Once you’ve drawn the buyers in with your title, the next thing to do is to tell them all about your item with the description. But just what should you write in your description?
At its heart, your item description is an ad. Without making it too obvious, you should be writing sales copy. You’re trying to get buyers excited about your products, and that’s usually hard – but on eBay, if you have the right thing to sell and give enough details, the buyers almost excite themselves.
Include every technical detail you know, including the item’s manufacturer, its condition, how big it is, where and when it was made, its history, and anything else special about it. Don’t be too boring, though: the best descriptions are written in friendly, conversational language, and show a real knowledge of the item. Whatever you do, make sure you tell the truth!
Remember that most of the people who’ll be buying your item will be just as knowledgeable about it as you are, if not more – this is their hobby, and they’re experts. Don’t feel like you need to explain the basics of the item: just go into as much technical detail as you can. As a rule, don’t write anything in the description if you don’t know what it means, as the chances are someone will, and if you’ve got it slightly wrong then you’ll look like you don’t know what you’re talking about.
You might find that you enjoy writing a few things about how you got the item, why you’re selling it, and who you think might like it. This isn’t strictly necessary, but it gives your auctions some character and a personal touch, and can make people more likely to trust you. People might wonder what you’re doing selling 500 CDs all at once, and if you tell them the reason, then they’ll feel reassured that nothing dodgy is going on. If you’re selling them because you’re having a baby and you need the space, just say so.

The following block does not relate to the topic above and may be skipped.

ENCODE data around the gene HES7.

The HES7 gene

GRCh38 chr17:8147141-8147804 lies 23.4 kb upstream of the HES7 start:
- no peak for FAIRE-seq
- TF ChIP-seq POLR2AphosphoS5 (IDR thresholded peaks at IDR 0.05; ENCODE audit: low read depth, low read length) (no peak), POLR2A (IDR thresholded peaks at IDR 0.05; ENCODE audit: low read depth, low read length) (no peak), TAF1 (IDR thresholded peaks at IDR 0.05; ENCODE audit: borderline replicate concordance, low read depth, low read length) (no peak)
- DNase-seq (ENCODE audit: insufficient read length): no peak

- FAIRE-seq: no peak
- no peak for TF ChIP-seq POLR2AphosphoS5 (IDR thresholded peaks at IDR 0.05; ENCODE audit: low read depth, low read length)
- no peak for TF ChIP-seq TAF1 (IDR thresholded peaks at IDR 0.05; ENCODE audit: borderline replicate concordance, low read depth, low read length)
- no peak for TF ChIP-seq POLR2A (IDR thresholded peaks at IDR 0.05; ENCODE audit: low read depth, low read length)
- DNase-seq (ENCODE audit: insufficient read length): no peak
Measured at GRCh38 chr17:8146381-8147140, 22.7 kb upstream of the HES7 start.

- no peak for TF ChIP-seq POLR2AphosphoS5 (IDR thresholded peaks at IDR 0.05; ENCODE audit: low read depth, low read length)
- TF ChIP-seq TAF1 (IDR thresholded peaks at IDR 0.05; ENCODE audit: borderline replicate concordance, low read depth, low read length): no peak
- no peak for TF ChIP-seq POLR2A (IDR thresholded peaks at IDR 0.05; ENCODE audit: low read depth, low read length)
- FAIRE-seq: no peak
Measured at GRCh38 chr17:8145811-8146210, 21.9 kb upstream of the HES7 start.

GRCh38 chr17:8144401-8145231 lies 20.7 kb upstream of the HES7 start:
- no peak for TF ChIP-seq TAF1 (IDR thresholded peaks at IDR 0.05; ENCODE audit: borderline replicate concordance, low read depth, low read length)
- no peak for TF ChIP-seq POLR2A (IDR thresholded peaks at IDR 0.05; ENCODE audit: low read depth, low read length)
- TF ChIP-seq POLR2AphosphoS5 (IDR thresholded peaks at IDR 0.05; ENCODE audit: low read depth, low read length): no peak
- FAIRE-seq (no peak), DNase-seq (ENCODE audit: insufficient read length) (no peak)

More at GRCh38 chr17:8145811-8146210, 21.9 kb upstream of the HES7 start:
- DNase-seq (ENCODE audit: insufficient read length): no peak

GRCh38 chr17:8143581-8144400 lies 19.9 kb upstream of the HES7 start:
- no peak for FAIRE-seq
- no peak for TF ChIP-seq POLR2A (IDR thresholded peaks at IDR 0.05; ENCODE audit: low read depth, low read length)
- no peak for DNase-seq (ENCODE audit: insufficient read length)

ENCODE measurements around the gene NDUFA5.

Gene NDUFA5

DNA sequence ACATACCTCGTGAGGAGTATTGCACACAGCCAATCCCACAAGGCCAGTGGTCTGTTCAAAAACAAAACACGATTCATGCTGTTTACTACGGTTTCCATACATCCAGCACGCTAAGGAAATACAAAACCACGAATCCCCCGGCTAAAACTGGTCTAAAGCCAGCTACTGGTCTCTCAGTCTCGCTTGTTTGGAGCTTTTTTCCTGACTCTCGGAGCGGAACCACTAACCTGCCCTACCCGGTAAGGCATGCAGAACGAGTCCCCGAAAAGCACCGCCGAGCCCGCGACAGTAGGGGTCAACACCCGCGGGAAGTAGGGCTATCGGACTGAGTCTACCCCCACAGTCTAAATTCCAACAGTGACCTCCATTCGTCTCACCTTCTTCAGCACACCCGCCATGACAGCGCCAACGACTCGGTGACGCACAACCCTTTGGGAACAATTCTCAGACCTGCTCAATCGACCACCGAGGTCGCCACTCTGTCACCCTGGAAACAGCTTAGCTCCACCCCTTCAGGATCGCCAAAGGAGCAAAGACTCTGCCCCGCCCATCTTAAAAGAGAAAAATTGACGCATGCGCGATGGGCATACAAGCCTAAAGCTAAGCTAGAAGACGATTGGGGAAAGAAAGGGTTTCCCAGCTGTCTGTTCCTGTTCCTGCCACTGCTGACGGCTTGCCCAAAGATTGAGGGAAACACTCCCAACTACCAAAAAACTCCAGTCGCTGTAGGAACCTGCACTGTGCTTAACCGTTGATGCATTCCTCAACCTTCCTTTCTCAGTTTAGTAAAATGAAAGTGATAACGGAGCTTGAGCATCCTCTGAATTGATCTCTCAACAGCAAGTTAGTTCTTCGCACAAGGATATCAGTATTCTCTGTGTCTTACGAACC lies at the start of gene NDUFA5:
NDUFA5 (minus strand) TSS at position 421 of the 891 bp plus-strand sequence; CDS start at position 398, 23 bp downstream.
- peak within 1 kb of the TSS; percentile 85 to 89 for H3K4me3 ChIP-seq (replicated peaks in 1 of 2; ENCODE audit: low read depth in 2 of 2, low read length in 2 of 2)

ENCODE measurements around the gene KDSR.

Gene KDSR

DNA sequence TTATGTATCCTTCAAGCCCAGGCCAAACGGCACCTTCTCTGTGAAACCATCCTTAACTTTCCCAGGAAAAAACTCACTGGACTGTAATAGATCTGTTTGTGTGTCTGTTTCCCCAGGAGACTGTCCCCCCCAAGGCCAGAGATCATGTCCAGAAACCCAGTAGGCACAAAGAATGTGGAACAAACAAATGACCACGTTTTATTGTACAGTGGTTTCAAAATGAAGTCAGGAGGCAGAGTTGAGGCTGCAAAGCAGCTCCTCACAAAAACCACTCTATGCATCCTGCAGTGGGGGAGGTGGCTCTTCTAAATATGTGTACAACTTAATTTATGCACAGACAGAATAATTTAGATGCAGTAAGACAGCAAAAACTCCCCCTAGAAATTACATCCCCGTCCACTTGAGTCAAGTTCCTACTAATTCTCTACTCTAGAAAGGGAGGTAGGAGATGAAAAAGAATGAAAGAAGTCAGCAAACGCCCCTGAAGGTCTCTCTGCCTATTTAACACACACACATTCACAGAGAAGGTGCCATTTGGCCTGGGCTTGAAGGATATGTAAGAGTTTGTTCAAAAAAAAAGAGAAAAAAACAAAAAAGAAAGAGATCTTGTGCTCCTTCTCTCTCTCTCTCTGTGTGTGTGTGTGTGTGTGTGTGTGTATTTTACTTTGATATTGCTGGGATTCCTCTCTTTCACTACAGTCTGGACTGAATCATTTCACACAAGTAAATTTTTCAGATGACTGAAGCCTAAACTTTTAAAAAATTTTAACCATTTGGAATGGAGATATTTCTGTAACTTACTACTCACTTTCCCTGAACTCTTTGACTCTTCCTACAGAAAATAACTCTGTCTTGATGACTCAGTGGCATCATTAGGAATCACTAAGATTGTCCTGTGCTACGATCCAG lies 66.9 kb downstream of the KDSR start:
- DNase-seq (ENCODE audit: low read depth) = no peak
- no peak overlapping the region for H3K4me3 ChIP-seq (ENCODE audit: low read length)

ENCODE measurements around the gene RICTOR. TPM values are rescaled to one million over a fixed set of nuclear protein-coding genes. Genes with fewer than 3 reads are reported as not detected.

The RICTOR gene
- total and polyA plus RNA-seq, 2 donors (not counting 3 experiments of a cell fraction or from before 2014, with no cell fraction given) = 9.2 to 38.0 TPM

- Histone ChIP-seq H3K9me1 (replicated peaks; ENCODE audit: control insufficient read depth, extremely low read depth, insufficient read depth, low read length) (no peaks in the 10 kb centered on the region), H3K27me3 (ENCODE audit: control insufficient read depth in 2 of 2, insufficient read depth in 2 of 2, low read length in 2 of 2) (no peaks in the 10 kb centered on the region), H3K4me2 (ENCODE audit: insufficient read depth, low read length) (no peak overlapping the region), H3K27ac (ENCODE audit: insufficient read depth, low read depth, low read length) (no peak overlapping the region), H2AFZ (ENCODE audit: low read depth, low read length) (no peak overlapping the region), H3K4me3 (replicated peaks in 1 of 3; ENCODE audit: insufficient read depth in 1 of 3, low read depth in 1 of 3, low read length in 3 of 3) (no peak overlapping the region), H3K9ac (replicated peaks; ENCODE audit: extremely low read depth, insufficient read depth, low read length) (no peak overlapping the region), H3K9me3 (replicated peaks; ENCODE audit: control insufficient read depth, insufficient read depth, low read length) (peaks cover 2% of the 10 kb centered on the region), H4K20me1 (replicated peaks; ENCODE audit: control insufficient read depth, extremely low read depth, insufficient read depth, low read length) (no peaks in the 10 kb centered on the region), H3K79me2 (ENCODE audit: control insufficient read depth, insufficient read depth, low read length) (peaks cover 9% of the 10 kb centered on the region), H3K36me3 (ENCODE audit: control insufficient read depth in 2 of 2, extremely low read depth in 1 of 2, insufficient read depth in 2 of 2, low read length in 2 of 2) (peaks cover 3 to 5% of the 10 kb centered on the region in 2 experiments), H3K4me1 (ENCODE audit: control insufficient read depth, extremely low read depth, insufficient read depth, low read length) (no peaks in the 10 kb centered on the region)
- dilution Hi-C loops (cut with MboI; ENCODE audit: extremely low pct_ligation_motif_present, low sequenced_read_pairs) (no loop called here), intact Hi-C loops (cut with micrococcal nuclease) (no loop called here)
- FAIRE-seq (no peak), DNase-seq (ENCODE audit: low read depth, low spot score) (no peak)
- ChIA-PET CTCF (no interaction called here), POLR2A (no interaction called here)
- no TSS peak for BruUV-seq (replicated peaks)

Write as Much as You Can.
Leave nothing out of your description, even if that seems to you like it makes it cumbersomely long. There is no way you can be too thorough: someone, somewhere will appreciate that you took the time to write the extra information.
Don’t assume that anyone who wants extra information will email you to ask a question: many buyers are shy and won’t do it. Think of questions that buyers might have and add the answers to your description, as people generally tend to ask the same questions over and over again.
Each time a buyer does email you with a question, you should both answer their question and update your description so that it will include the answer next time. If people ask questions that are answered in the description, try putting these parts of the auction on a line alone, or in bold, to make them easier to notice.
In the next email, we’ll focus on increasing the number of buyers who respond to your auctions.